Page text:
While KFC and Pizza Hut have spread across China like grease fire, their sister-chain Taco Bell has struggled to make inroads into the country. Chinese consumers latched on to KFC for its fried chicken and local offerings, like congee with you tiao, but Taco Bell’s Americanized Mexican food never struck a chord. (Higher-end Taco Bell Grande stores were first opened in 2003, but only lasted five years.) But now, against all odds, Taco Bell sees an opportunity to seize the moment — believing it has finally landed on the secret to cracking the Chinese market: booze.
On January 9, Taco Bell opened a new branch in Shanghai, which was its first Chinese location in years. It spared no expense, bringing in basketball legend Shaq for an opening-day taco-eating competition. The chain also focused-grouped their menu to make sure it adequately appealed to local palates: The bean burrito, for example, was found to be “controversial” because of its starch-on-starch construction. Fajitas were dropped because people didn’t like the peppery heat. And Taco Bell’s more outré creations, like the Doritos Locos tacos and fried-chicken taco shells, were left on the cutting-room floor altogether.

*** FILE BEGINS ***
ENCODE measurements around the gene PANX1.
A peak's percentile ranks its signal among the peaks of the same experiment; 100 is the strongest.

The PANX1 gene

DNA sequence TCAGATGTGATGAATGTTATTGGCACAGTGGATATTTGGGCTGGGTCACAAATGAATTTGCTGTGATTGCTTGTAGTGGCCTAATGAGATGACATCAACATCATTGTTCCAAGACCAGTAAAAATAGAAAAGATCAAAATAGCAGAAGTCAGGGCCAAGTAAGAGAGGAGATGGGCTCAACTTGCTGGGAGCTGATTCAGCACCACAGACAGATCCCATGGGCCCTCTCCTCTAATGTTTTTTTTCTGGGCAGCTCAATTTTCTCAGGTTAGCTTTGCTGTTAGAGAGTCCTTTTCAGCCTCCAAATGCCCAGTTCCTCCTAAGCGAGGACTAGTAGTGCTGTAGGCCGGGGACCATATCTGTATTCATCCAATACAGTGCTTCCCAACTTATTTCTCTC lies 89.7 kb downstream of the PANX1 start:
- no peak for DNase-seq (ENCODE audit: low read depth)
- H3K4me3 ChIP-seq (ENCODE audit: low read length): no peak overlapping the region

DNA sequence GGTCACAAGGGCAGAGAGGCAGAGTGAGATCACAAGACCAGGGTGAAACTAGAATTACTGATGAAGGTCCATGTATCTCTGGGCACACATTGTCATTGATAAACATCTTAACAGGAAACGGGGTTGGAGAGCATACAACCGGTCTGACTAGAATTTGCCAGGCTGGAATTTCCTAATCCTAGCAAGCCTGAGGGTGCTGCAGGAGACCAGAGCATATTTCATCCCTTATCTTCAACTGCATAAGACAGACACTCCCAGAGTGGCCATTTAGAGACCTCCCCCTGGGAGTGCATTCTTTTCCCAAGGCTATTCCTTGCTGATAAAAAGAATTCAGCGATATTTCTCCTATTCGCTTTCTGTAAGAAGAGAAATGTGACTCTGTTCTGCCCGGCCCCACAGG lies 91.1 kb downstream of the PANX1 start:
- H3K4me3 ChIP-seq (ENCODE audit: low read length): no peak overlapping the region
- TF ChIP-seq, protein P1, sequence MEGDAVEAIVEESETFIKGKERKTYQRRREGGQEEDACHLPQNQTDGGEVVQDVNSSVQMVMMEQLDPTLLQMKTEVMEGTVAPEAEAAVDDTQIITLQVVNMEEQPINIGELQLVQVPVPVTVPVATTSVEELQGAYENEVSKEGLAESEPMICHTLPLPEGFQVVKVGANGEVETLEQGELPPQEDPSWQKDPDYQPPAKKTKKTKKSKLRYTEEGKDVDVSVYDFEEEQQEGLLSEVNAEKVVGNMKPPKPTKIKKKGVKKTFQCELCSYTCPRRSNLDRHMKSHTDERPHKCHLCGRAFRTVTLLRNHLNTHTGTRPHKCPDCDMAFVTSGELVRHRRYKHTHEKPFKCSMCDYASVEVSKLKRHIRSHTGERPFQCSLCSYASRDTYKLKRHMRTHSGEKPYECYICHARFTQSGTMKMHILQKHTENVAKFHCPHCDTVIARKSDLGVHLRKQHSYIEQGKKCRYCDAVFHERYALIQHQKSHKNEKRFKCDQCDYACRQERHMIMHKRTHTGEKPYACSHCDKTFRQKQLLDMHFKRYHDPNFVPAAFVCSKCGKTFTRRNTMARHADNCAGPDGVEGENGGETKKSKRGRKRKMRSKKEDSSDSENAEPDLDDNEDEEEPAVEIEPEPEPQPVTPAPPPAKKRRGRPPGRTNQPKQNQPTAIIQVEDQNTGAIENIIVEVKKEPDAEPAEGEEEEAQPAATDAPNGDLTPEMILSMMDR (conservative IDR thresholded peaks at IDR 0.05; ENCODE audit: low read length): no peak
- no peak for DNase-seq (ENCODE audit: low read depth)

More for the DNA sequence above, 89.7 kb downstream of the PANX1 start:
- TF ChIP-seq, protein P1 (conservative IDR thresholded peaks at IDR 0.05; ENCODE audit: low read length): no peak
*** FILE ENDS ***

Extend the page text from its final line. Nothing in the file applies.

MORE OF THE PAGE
Taco Bell’s problem has been that Chinese consumers tend to be unfamiliar with Mexican food — Taco Bell manager Will Cao had never even seen a taco before getting his job — and can be skeptical. As one diner summed up Taco Bell’s food to the New York Times, “it really does not look good when you eat it.”
Presumably, the chain sees booze as the antidote to this assessment, so it will offer it in the form of margaritas, Japanese beer, and “alcoholic slushies,” which sound like good additions to the Taco Bell menu, but which would probably end up leading to disaster in American stores.